Bush started foreign wars based on UN, rather than Congressional, mandates. And he regularly disobeyed laws passed by Congress that he disagreed with by issuing signing statements at the time he signed the measures into law.

Disenchanted with this and other authoritarian behaviors not in keeping with American principles of good government, the American people repudiated what may be called the “Bush Doctrine” and swept what they thought would be its polar opposite into power.

Republicans Claim Cuts, But Spending Bill Keeps Big Gov In Business

Written by Dennis Behreandt on Thursday, 14 April 2011. Posted in Politics

Big government keeps spending taxpayer money and increasing the national debt. “By a 260-167 vote, the bill has passed the House with bipartisan support. HR 1473 will keep the government open through Sept. 30, the end of the fiscal year,” wrote Alex Altman for Timemagazine’s “Swampland” blog. The bill later passed the Senate by a vote of 81-19, paving the way for it to reach the President’s desk. 

Altman also noted that not all Republicans were happy with the spending bill. Fifty-nine jumped ship and voted against the measure. And, according to Altman, it can be expected that the Tea Party base will likely be unhappy as well.

Why? Altman explains: “Yesterday the nonpartisan Congressional Budget Office estimated that the deal will trim federal outlays by $352 million during the remainder of the fiscal year, which is less than 1% of the $38 billion splashed across triumphant press releases. The comparatively meager figure heightens the risk that House Tea Partyers and deficit hawks, who were already irked by the compromise, could rebel in large enough numbers that John Boehner is forced to find a cohort of moderate Democrats to push the deal over the finish line.”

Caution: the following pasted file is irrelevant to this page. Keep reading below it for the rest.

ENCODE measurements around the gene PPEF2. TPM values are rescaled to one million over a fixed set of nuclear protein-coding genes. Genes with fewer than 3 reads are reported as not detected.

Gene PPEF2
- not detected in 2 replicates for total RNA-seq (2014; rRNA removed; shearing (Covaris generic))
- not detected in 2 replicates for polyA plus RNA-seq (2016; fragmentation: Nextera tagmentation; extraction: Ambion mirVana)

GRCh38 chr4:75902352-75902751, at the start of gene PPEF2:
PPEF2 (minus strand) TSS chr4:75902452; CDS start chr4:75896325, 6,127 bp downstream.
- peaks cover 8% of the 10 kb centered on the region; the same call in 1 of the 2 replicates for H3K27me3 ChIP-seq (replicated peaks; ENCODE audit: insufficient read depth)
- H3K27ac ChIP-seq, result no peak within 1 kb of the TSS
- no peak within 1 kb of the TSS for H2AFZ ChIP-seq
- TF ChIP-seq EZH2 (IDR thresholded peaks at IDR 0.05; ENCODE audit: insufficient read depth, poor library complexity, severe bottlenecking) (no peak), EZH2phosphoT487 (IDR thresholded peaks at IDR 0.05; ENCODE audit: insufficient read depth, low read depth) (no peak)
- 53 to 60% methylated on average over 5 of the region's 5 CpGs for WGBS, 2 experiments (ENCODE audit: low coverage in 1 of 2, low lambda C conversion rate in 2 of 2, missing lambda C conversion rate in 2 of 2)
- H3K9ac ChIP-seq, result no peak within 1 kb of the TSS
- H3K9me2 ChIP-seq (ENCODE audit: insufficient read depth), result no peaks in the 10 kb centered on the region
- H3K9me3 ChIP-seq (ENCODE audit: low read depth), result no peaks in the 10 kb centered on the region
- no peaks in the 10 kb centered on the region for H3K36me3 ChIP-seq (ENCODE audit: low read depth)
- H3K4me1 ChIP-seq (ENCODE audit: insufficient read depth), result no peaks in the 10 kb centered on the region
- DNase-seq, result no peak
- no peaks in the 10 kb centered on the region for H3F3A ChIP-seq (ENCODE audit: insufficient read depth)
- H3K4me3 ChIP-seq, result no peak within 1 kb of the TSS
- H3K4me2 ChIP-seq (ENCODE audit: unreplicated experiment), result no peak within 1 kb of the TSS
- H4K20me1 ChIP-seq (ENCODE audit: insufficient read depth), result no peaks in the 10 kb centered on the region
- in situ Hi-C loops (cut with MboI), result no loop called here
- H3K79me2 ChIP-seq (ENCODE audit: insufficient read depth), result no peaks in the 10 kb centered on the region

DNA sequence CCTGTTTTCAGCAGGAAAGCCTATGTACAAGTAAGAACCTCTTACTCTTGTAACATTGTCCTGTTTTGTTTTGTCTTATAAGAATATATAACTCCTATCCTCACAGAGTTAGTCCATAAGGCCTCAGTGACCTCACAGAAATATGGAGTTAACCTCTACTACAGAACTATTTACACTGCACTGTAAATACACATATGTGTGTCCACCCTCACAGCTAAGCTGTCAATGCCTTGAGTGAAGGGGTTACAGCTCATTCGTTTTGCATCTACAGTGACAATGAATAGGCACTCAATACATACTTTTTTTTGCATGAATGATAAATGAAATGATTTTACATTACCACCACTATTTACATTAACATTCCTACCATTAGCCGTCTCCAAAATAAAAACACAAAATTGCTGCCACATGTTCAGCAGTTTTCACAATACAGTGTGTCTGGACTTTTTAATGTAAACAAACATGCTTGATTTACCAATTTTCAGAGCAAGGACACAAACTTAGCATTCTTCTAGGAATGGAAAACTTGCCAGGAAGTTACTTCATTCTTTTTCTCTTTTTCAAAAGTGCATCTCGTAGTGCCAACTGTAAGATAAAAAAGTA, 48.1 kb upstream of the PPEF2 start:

The One Opinion Piece the New York Times Didn’t Want You to Read

on Tuesday, 29 March 2011. Posted in Politics, U.S.

Scott Walker writes about New York Times articleFrom the office of Governor Scott Walker: In the weeks since Governor Walker introduced his reforms to balance the budget and protect middle-class taxpayers the New York Times has repeatedly used its editorial pages to opine on the reforms. All told there have been at least seven editorials, op-eds or columns in the paper about the Wisconsin reforms.

Below is the Op-Ed that Governor Walker wrote that the New York Times chose not to run:

In nearly every state across America, Governors are facing major budget deficits. Many, Democrat and Republican alike, are cutting state aid to schools and other local governments - which will force massive layoffs, massive property tax increases or both.